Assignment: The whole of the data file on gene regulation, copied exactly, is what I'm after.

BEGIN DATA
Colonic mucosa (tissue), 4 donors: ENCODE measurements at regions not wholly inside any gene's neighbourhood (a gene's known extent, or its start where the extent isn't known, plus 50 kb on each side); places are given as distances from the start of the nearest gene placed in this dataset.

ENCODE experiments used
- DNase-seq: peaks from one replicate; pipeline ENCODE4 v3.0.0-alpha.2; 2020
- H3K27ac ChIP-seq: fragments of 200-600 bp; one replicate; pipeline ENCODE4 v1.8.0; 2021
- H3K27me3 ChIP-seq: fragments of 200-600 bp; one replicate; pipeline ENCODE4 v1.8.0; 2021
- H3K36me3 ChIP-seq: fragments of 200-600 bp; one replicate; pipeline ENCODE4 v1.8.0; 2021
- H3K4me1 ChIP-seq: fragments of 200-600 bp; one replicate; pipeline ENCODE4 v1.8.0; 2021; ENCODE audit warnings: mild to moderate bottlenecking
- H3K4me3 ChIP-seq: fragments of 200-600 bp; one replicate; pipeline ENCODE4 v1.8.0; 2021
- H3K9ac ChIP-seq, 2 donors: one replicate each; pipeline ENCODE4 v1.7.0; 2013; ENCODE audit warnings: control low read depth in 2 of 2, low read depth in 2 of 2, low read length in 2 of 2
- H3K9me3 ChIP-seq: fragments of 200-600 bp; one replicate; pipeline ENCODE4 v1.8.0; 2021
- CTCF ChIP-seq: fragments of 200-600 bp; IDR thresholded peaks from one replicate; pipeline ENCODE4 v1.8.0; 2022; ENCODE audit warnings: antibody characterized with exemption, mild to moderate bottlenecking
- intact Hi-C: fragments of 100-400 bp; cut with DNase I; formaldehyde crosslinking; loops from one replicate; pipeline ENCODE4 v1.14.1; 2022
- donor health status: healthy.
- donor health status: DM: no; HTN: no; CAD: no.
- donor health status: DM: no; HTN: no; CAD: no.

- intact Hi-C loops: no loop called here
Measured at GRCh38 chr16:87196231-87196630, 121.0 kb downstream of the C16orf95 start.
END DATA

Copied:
Colonic mucosa (tissue), 4 donors: ENCODE measurements at regions not wholly inside any gene's neighbourhood (a gene's known extent, or its start where the extent isn't known, plus 50 kb on each side); places are given as distances from the start of the nearest gene placed in this dataset.

ENCODE experiments used
- DNase-seq: peaks from one replicate; pipeline ENCODE4 v3.0.0-alpha.2; 2020
- H3K27ac ChIP-seq: fragments of 200-600 bp; one replicate; pipeline ENCODE4 v1.8.0; 2021
- H3K27me3 ChIP-seq: fragments of 200-600 bp; one replicate; pipeline ENCODE4 v1.8.0; 2021
- H3K36me3 ChIP-seq: fragments of 200-600 bp; one replicate; pipeline ENCODE4 v1.8.0; 2021
- H3K4me1 ChIP-seq: fragments of 200-600 bp; one replicate; pipeline ENCODE4 v1.8.0; 2021; ENCODE audit warnings: mild to moderate bottlenecking
- H3K4me3 ChIP-seq: fragments of 200-600 bp; one replicate; pipeline ENCODE4 v1.8.0; 2021
- H3K9ac ChIP-seq, 2 donors: one replicate each; pipeline ENCODE4 v1.7.0; 2013; ENCODE audit warnings: control low read depth in 2 of 2, low read depth in 2 of 2, low read length in 2 of 2
- H3K9me3 ChIP-seq: fragments of 200-600 bp; one replicate; pipeline ENCODE4 v1.8.0; 2021
- CTCF ChIP-seq: fragments of 200-600 bp; IDR thresholded peaks from one replicate; pipeline ENCODE4 v1.8.0; 2022; ENCODE audit warnings: antibody characterized with exemption, mild to moderate bottlenecking
- intact Hi-C: fragments of 100-400 bp; cut with DNase I; formaldehyde crosslinking; loops from one replicate; pipeline ENCODE4 v1.14.1; 2022
- donor health status: healthy.
- donor health status: DM: no; HTN: no; CAD: no.
- donor health status: DM: no; HTN: no; CAD: no.

- intact Hi-C loops: no loop called here
Measured at GRCh38 chr16:87196231-87196630, 121.0 kb downstream of the C16orf95 start.